So a division occurred in the crowd because of Him [Jesus].
Day Twenty Eight of Lent: Saturday of the Fourth Week of Lent – John 7
“So a division occurred in the crowd because of Him [Jesus]” –Jn 7:43.
Today’s Lenten Reflection
Division. It followed Jesus (and His followers) wherever He went. While many of His time were compelled to follow Him, many more wanted Him arrested or dead. His message, then and now, breeds both hope and fear. Hope in those who know the Truth, and fear in those who do not understand, do not like to be challenged, or do not like the call to sacrifice.
In his new book The Naked Now: Learning to See as the Mystics See, Catholic author Richard Rohr explains that the division that follows Jesus in Scripture (as well as in our world today), amongst other things, comes down to our dualistic mind-set of being unable to reconcile the fact that Jesus was and is both fully human and fully divine. Of this Rohr writes, “[This] does not compute with our limited computer! Our dualistic mind needs to split and divide, with the result that it understands Jesus as only divine and understands human beings as only human despite all Scriptural and mystical affirmations to the contrary.” He goes on to say that overcoming this divide is the “whole point of the Incarnation of God in Christ,” but still our nature makes us unable to fully integrate this reality.
Unfortunately, when human beings do not understand something, instead of drawing forward in faith with a humble willingness to learn, they tend to push what needs to be learned away. In today’s Gospel readings, we sense that same human disposition even though the Roman guards admitted, “Never before has anyone spoken like this man.” That’s because this man was God Himself – the Word made flesh; mankind’s Savior.
Day 28 Lenten Meditation
It is okay not to understand the fullness – the full theology of – Jesus’ reality. This will more than likely remain the case because anything divine is often beyond human comprehension. For this reason, Jesus called all mankind to have ‘faith as little children’ (Matt 18:2-4). One of the greatest saints of the Church, St. Augustine, once said of the human comprehension of God that “If you understand it, then it is not God.” Trappist monk Thomas Merton said moreover, “We can never fully know Him if we think of Him as an object of capture, to be fenced in by the enclosure of our own ideas [and mortal rationale].” In light of these statements, take a moment to think about what kind of fence you may have put around God and your understanding of Him. How might that impact your faith?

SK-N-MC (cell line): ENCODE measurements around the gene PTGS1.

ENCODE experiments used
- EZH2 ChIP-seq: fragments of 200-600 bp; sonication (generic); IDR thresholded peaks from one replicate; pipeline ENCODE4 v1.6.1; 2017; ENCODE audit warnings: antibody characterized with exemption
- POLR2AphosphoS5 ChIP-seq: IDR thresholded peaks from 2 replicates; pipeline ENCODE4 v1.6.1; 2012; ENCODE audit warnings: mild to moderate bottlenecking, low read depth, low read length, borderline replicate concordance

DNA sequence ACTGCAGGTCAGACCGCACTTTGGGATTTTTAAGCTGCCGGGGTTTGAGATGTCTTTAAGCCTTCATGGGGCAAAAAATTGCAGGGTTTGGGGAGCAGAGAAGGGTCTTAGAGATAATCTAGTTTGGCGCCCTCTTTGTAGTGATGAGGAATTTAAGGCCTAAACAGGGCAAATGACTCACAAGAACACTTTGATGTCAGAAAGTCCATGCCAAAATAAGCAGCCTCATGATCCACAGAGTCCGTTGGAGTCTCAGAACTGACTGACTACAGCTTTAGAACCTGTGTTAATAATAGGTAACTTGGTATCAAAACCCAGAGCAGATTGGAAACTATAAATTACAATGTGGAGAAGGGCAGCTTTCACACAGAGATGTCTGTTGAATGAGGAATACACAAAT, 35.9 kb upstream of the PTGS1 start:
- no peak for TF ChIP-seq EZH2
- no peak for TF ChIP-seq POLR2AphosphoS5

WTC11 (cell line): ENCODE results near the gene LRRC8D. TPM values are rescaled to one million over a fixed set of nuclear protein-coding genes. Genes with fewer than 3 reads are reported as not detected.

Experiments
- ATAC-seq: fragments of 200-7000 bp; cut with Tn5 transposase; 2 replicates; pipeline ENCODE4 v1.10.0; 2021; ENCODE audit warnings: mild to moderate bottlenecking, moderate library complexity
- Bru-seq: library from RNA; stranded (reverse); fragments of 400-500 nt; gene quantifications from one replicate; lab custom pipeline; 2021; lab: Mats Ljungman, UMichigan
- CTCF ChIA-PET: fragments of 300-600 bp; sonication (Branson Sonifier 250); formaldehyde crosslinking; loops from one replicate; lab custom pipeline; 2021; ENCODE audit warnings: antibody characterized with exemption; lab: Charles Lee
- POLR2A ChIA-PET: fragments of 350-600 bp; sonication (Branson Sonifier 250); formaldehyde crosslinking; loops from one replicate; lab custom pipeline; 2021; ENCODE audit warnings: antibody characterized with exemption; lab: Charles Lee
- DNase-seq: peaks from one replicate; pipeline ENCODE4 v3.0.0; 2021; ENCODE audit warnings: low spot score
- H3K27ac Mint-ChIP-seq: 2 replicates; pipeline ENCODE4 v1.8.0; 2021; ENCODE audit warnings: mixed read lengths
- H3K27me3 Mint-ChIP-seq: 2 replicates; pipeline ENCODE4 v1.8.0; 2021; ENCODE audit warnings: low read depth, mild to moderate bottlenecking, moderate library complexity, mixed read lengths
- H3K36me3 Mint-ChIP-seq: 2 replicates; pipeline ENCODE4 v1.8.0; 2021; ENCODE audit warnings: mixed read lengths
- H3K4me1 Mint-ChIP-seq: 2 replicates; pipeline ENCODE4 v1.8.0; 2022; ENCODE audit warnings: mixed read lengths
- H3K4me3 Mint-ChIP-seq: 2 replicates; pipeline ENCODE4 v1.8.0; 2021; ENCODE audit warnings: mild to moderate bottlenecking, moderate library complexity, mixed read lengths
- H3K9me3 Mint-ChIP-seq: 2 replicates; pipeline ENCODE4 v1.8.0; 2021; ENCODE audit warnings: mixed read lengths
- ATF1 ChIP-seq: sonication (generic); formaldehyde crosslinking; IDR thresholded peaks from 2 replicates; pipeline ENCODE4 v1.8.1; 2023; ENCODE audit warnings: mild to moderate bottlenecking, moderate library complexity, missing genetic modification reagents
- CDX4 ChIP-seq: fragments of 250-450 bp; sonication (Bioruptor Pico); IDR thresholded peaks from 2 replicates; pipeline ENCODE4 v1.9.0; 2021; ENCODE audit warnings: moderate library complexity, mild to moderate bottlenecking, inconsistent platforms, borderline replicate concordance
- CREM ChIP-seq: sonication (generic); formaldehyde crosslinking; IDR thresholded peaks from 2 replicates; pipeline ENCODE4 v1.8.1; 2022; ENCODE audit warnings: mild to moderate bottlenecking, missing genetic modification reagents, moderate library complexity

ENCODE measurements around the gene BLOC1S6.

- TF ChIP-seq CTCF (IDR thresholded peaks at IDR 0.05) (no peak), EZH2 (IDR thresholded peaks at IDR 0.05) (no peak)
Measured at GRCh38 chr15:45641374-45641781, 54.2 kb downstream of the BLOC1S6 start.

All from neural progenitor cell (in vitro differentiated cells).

Additional Readings Today
John 7:40-53; Jer. 11:18-20
Jesus, we come before the Throne of grace today surrendering all our limitations and failures before You. We ask for the grace to be strengthened in virtue and for our hearts to better know You, eyes to better see You, and minds to better comprehend You. Help us to recognize You in all of Your mystery in all of our experiences; and help to heal our divided hearts. Give us simple and innocent hearts like children so that in our humility and spiritual poverty we may begin to know You as You truly are. We pray this all in Your good and holy Name, amen.
Today’s suggested penance
Pray in a special way to Jesus. Ask for an increased faith and wisdom in order to understand more of what you do not yet understand.
“Don’t let your life be sterile. Be useful. Blaze a trail. Shine forth with the light of your faith … and light up all the ways of the earth with the fire of Christ that you carry in your heart” -Saint Josemaria Escriva.